For over thirteen years, Unknown Country has been researching and bringing you news on the subject of the mysterious chupacabra, an anomalous creature which has been witnessed across all South America, Puerto Rico and some parts of the US including California, Maryland, Texas and Utah.

‘Chupacabra’ is a Spanish word which means literally ‘to suck goat’; the creature is known as the ‘goat sucker’ due to the fact that it is reputed to kill by piercing the skin of its prey – usually sheep or goats – and draining their blood. From the puncture wounds found on the exsanguinated carcasses of its victims, it appears that the chupacabra actually possesses vampire-style ‘fangs’.
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A video taken by a motorist in South Texas reveals that the gait, tail, rear hips and nose of an unknown creature that is becoming more common to the area probably isn’t a coyote. Previously, many biologists had assumed that the creature was a coyote with a disease called sarcoptic mange (scabies), but this animal does not move like a coyote and its long nose and gait are not consistent with the changes seen in coyotes with the more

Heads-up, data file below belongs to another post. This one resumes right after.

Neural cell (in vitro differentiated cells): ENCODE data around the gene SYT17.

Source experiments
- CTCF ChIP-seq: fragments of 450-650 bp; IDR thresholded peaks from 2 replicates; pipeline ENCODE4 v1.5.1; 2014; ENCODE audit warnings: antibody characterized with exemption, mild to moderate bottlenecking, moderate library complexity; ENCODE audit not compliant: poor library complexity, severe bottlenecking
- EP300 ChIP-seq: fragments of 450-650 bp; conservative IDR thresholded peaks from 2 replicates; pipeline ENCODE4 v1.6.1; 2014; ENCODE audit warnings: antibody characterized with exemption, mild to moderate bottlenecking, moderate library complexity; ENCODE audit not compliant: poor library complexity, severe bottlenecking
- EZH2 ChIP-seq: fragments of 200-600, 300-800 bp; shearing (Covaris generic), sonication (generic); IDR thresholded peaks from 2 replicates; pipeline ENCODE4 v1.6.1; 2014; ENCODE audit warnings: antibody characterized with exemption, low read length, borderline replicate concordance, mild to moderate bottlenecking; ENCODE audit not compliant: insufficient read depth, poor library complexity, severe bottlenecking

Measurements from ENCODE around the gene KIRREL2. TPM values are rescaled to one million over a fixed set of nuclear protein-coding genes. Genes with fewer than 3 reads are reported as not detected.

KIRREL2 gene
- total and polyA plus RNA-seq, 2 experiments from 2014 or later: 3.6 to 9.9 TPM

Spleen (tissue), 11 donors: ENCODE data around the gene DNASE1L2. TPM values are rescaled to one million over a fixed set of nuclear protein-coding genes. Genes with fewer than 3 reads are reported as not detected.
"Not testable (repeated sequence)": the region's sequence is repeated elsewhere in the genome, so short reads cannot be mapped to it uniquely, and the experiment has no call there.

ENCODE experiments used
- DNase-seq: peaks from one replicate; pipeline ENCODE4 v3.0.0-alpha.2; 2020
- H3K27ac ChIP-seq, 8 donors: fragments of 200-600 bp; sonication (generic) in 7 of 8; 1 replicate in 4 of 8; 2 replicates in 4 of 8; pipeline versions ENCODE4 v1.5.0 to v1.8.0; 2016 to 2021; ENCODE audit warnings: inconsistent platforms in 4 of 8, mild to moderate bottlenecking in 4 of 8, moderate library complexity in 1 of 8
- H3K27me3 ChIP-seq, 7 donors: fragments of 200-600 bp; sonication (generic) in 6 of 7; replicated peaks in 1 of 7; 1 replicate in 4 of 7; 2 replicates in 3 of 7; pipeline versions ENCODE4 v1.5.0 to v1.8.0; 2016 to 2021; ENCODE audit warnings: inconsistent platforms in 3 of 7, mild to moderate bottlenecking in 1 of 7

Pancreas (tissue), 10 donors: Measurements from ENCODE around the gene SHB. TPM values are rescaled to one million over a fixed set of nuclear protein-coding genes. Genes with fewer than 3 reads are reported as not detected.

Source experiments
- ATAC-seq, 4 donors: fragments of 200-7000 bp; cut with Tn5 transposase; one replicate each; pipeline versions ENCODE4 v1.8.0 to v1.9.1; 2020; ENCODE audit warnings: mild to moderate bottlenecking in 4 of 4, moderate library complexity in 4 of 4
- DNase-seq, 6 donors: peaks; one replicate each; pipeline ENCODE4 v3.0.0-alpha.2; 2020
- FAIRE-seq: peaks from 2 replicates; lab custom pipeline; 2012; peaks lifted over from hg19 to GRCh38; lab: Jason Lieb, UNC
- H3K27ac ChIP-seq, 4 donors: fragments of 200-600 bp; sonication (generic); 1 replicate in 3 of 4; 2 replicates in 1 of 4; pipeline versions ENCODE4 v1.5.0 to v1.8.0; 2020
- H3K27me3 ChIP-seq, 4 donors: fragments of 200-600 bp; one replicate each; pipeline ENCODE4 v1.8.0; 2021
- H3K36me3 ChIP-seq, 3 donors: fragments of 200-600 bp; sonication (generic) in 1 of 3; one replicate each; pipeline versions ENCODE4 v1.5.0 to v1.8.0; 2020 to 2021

Odd things are often discovered in ordinary places. The mysterious Elmendorf Beast, last seen Texas, has been captured in China.

It was trapped by hunters after they heard rumors of a “strange hairless bear” roaming the countryside. The April 5th edition of the Telegraph quotes hunter Lu Chin as saying, “It looks a bit like a bear but it doesn’t have any fur and it has a tail like a kangaroo.” They plan to do DNA tests on the creature in order to try to identify it.

Coming up soon: A special Dreamland show on new DNA tests that have been done on “John Smith’s” implant (NOTE: Subscribers can still listen to this show).
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There are some strange critters around (and subscribers get to hear a special report on one of them this week). Could someone be creating quantum creatures in a laboratory? The first “quantum creature” to be created in a lab is something known as a tardigrade, also called a “water bear,” which, according to New Scientist magazine, can survive in the harsh conditions of space. We’ve sent monkeys and dogs into space, but if we send one of THESE out there, what can we learn from it?

To see one of these strange creatures, click here and here.

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